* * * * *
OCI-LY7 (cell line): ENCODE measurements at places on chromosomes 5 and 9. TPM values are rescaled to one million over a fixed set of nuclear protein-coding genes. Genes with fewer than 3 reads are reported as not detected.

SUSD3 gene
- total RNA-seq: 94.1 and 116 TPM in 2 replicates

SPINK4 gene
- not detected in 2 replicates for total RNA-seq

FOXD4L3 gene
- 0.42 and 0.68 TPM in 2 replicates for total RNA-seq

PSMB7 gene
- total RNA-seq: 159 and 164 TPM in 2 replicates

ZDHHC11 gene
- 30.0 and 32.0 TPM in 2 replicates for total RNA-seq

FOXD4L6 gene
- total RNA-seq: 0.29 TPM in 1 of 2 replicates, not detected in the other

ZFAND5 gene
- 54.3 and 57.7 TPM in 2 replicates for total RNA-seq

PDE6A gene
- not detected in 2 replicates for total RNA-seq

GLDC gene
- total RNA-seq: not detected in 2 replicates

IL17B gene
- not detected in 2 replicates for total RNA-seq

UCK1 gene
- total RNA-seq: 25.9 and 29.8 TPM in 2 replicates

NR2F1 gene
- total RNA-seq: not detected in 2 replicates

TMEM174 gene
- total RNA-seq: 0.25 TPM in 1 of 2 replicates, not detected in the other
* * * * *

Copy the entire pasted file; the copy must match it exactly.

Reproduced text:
OCI-LY7 (cell line): ENCODE measurements at places on chromosomes 5 and 9. TPM values are rescaled to one million over a fixed set of nuclear protein-coding genes. Genes with fewer than 3 reads are reported as not detected.

SUSD3 gene
- total RNA-seq: 94.1 and 116 TPM in 2 replicates

SPINK4 gene
- not detected in 2 replicates for total RNA-seq

FOXD4L3 gene
- 0.42 and 0.68 TPM in 2 replicates for total RNA-seq

PSMB7 gene
- total RNA-seq: 159 and 164 TPM in 2 replicates

ZDHHC11 gene
- 30.0 and 32.0 TPM in 2 replicates for total RNA-seq

FOXD4L6 gene
- total RNA-seq: 0.29 TPM in 1 of 2 replicates, not detected in the other

ZFAND5 gene
- 54.3 and 57.7 TPM in 2 replicates for total RNA-seq

PDE6A gene
- not detected in 2 replicates for total RNA-seq

GLDC gene
- total RNA-seq: not detected in 2 replicates

IL17B gene
- not detected in 2 replicates for total RNA-seq

UCK1 gene
- total RNA-seq: 25.9 and 29.8 TPM in 2 replicates

NR2F1 gene
- total RNA-seq: not detected in 2 replicates

TMEM174 gene
- total RNA-seq: 0.25 TPM in 1 of 2 replicates, not detected in the other